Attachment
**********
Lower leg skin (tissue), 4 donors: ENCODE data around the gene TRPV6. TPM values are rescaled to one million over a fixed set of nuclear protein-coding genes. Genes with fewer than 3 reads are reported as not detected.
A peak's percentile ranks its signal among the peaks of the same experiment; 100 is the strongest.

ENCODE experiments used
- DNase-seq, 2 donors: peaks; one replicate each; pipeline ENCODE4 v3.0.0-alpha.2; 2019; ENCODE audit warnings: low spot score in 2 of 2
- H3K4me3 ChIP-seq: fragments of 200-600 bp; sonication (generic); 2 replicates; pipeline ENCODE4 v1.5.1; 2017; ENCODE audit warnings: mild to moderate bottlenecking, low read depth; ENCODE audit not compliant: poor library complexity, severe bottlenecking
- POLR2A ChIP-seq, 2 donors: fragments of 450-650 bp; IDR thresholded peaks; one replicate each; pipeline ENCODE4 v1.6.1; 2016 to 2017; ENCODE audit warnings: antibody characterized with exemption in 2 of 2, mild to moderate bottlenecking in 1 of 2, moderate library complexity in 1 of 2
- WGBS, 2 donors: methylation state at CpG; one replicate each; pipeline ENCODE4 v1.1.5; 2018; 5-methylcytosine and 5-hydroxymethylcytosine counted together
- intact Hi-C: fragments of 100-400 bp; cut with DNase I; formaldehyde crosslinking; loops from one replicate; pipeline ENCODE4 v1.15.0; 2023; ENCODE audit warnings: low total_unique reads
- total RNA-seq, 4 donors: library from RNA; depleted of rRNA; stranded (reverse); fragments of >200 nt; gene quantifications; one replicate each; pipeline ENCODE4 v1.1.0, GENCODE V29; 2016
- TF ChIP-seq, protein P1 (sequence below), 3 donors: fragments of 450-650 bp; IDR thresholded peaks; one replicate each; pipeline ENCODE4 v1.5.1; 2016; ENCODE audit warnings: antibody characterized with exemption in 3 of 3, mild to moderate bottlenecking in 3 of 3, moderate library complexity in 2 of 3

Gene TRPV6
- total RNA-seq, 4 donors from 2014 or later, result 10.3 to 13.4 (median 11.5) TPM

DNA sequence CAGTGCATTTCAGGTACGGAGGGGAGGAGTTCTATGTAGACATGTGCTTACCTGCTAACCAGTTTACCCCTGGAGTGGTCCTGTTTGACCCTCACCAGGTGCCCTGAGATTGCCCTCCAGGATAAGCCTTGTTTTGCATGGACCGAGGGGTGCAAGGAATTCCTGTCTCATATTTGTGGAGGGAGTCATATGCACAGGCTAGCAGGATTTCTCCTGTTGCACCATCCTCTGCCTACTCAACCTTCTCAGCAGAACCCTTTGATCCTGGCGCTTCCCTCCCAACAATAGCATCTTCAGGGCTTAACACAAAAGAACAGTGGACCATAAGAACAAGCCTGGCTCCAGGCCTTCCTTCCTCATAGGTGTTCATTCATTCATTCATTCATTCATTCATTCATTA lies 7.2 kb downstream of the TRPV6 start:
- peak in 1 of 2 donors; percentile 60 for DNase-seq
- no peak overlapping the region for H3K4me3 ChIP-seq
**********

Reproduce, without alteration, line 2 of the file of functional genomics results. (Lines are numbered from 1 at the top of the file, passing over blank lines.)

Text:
A peak's percentile ranks its signal among the peaks of the same experiment; 100 is the strongest.